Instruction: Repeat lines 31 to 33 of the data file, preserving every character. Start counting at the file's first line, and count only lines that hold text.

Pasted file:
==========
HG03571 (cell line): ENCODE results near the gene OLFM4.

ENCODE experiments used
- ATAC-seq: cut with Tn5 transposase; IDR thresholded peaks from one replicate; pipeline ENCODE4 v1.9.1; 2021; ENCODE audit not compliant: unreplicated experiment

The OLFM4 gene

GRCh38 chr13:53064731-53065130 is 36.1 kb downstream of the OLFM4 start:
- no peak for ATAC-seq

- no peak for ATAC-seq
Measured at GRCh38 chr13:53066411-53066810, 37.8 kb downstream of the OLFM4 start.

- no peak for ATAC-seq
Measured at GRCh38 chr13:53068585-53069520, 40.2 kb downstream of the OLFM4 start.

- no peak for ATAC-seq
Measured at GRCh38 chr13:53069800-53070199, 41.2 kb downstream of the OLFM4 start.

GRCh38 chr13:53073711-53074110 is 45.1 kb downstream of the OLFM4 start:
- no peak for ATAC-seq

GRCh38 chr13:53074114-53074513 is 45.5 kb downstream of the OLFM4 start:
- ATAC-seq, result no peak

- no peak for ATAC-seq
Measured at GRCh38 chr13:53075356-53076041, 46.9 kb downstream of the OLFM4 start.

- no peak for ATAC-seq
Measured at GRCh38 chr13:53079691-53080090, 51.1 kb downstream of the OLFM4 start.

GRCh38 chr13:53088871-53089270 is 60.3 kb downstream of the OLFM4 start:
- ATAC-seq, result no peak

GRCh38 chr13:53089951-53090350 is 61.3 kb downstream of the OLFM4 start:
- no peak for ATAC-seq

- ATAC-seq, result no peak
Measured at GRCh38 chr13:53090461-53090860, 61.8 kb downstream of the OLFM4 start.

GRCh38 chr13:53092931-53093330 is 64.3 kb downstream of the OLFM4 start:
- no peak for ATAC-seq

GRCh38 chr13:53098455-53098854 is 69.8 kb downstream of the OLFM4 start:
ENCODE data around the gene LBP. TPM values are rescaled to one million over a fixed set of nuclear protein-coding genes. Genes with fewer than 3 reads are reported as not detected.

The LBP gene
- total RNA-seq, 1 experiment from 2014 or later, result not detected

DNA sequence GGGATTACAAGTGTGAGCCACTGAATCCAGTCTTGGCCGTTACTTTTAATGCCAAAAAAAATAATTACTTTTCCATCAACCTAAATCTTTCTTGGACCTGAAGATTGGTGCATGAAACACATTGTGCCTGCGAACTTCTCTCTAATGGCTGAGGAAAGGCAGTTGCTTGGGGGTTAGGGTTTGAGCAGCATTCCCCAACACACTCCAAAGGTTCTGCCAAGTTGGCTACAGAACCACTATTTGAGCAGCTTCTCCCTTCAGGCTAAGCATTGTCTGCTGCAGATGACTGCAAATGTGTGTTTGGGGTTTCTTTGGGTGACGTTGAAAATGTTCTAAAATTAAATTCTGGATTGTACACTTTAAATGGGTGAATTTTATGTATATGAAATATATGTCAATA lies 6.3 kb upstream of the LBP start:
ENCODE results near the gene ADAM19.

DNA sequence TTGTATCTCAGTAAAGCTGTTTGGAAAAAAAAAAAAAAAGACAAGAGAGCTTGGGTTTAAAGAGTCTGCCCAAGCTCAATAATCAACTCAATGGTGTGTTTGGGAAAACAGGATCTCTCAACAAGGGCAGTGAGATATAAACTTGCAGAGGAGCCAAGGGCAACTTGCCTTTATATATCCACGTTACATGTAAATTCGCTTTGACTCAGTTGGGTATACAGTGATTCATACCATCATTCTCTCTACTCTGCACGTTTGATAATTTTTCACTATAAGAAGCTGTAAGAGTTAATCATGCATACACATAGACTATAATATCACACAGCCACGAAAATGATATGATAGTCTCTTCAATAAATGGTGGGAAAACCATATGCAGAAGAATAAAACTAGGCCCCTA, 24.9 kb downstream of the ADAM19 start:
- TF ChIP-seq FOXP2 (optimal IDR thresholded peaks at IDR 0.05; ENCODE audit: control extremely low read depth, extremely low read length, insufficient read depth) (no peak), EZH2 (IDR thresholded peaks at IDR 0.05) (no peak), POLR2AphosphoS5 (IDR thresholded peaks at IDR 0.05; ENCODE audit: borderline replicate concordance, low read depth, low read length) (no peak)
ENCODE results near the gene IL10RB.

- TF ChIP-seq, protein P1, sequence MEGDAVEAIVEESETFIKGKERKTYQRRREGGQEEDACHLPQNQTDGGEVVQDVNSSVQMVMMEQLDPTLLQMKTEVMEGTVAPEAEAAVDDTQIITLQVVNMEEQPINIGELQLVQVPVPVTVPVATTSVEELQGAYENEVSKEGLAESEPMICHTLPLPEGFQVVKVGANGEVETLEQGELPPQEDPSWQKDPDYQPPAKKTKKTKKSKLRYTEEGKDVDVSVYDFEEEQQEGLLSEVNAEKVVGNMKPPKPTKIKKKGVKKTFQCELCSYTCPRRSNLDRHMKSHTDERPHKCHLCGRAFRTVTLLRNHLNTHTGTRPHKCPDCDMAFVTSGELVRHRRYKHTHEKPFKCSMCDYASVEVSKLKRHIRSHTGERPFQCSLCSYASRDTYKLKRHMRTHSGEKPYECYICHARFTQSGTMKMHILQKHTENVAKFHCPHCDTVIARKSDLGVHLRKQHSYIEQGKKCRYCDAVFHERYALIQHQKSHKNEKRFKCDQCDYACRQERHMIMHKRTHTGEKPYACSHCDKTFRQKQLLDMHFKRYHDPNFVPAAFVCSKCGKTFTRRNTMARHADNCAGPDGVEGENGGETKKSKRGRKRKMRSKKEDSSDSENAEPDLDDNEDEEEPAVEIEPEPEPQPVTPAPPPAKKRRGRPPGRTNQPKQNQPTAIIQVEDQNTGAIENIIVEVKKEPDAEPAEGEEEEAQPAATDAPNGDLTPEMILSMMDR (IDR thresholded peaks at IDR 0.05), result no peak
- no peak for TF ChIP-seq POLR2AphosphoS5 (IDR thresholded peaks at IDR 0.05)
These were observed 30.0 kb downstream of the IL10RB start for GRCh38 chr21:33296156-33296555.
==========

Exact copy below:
The LBP gene
- total RNA-seq, 1 experiment from 2014 or later, result not detected

DNA sequence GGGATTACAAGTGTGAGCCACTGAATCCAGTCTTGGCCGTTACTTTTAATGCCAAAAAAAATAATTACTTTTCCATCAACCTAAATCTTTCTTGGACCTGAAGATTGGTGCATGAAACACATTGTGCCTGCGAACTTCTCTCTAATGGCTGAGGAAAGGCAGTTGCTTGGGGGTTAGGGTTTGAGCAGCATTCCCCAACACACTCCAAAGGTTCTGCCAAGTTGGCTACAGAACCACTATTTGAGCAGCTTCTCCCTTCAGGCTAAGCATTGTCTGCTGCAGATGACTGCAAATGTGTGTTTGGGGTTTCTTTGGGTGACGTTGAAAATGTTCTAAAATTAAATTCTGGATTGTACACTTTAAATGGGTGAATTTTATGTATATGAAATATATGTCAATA lies 6.3 kb upstream of the LBP start: